High school strength coaches play a massive role in long-term athlete development. Teenagers are in their formative years, many embarking on a college playing career or a lifetime of fitness. Plus, coaches are among some of the most influential mentors and figures in our lives. That’s why it’s so important to get on the same page with a united message.
We all have a former coach who inspired us to grow, challenged us in new ways, or provided a listening ear during tough times. Until recently, however, that was only the role of the sport coach. Strength and conditioning coaches were limited to select high school football programs. Often, the head coach and strength coach were one in the same. As high school athletic departments come around to the idea, more and more strength coaches are joining the staff. It’s important to understand, however, that high school sports are a different game. These athletes stay constantly busy despite still developing. Programs operate along tight schedules, and coaches foster individual styles of play.
In order to pull the best out of each athlete, the head coach and S&C coach need open communication. Here are a few questions to get answered before you start.
Question #1: How much time can your team devote to strength training?
Each sport operates off of their own schedule. Some teams have ten players, others have 60+. Although a lot can be accomplished in a little amount of time, it’s important to block off a specific section for S&C.
We know it’s easier to align ten people’s schedules than thirty. Can you split the team into groups, with some training in the morning, some before practice, and some on the weekends? If the coach can commit two hours total, would one longer session be best, or could they donate 30 minutes of practice across four days?
Under tight schedules, no one wants to give up their time. Therefore, it’s important to align with the strength coach on the benefits of strength training. Show that you can take away 15 minutes of their regular warm up by working with players in the gym before. Or explain how targeted strength and conditioning helps athletes recover faster and prevents injury.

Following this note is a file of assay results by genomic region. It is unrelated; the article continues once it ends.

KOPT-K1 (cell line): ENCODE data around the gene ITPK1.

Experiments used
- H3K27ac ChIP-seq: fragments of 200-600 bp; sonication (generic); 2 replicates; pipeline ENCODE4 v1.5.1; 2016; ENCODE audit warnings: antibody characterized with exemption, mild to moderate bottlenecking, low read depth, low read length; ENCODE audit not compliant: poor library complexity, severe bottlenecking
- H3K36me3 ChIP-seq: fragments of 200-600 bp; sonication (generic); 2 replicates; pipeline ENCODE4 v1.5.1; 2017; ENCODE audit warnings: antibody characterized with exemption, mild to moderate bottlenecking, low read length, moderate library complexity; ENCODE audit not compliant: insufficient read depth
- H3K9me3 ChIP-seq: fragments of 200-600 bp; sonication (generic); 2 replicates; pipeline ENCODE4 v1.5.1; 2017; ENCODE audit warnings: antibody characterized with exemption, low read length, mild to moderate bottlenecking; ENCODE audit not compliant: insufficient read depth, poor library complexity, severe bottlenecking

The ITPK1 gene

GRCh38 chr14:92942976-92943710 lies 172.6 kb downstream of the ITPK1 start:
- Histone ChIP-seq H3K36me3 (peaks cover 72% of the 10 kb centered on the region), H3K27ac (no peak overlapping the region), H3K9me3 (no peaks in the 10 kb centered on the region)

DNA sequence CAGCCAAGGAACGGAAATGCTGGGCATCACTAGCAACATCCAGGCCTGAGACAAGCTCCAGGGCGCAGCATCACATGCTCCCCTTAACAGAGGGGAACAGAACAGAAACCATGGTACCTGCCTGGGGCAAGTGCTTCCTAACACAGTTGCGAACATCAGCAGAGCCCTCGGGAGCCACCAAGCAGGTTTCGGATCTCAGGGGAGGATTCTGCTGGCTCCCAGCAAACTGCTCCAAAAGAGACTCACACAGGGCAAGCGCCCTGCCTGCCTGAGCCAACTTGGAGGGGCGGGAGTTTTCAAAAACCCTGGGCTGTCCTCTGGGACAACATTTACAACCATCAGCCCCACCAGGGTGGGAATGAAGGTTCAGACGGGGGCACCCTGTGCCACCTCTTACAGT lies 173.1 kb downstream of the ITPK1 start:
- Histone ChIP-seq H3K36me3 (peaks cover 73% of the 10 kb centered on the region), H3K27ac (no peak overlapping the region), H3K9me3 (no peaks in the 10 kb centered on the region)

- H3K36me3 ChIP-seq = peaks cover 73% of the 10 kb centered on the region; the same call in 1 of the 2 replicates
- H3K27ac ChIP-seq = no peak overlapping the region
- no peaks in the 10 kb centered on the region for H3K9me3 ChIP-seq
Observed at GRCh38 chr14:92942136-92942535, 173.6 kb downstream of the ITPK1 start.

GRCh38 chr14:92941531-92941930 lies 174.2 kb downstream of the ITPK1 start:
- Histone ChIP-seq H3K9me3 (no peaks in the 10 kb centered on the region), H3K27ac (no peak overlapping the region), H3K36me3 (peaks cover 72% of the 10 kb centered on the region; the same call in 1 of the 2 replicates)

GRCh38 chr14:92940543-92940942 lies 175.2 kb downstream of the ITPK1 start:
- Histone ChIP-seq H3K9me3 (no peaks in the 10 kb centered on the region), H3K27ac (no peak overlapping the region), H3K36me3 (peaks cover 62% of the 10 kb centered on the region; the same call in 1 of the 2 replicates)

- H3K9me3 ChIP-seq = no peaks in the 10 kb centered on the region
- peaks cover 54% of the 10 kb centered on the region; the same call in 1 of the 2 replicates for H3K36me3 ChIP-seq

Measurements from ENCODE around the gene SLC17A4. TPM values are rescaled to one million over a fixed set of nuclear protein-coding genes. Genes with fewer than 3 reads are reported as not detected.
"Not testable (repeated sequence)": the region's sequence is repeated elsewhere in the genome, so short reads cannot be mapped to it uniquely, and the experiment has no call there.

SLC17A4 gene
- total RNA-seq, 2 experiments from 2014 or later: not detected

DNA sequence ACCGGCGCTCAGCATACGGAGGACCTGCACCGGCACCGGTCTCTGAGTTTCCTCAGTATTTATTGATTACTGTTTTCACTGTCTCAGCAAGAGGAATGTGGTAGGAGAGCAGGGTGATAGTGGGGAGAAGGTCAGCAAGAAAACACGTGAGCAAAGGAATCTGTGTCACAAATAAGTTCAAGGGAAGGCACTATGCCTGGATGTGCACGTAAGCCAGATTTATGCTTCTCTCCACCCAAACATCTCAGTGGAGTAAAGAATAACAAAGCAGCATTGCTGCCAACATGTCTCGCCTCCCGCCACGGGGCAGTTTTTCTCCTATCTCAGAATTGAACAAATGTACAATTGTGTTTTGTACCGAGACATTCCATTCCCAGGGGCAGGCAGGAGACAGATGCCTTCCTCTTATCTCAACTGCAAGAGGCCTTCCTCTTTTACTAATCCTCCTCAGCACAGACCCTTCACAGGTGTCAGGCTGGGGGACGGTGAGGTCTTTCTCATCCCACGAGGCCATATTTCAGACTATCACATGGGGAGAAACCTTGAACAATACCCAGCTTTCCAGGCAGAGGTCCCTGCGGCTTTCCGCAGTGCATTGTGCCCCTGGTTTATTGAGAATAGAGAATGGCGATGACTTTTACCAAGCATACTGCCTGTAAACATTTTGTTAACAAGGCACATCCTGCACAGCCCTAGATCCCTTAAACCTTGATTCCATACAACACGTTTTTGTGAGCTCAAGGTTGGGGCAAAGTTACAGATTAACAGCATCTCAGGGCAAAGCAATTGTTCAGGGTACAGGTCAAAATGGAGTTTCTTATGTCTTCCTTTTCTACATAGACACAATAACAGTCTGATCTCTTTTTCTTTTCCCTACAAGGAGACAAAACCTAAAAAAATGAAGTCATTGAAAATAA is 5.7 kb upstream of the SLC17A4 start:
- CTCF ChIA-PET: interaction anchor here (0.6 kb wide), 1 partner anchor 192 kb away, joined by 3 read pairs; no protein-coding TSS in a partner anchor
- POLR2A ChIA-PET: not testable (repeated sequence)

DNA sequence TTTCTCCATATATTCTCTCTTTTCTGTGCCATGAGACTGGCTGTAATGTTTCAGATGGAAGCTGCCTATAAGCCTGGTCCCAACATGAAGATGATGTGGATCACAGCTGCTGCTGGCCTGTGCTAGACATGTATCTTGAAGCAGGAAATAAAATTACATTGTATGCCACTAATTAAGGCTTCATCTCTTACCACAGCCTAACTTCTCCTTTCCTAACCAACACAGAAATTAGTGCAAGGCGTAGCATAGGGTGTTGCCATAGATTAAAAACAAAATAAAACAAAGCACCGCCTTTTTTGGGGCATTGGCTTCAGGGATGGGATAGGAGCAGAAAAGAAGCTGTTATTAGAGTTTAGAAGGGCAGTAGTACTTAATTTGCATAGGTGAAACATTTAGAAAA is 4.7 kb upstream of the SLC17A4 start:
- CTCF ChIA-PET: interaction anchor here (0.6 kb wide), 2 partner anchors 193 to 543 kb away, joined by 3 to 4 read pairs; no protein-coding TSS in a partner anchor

Whatever you come up with – be realistic. It doesn’t do any good to write a five-day, multi-hour strength program when you get two hours a week with the athletes.
Question #2 – What’s your practice and game schedule like?
Programs should be designed around performance. It’s hard to sell an athletic department on strength training if it impedes their win/loss record. Therefore, you want to avoid placing your hardest sessions the day before a game. It might be common sense, but if you don’t have that conversation, how will you know?
Does their sport play once per week, such as football? Or do they have multiple game nights, like basketball? Do they have to travel far and wide for competition and practice, cutting into strength training time? Do they have the luxury of an off-day after a game, or is it always a quick turn-around? Asking these questions not only helps you program effectively, but it shows that you’re invested in the team-first, not your bottom line.
Finally, figure out when to peak the program. When’s their championship season, and when’s the off-season? Are there weeks where there’s an “easier” match-up, or more important ones featuring the hometown rival? Know these details intimately. On easier weeks, maybe you run them a bit harder. On rival week, maybe you up the competition in the weight room. Little intricacies like these make more difference than a blanket, one-size-fits-all program.
Question #3 – What’s your style of play?
Coaches love to outsmart opponents. To do so, each team adopts a certain style of play. Whether it’s structure, pace, or physicality, the chess match of coaching warrants attention. You might have the perfect program to challenge aerobic fitness. You get ready to present it to the coach, only to find they win most games on brute strength alone. That’s not to say a slightly fitter team can’t help, but you don’t want to take away from their style of play.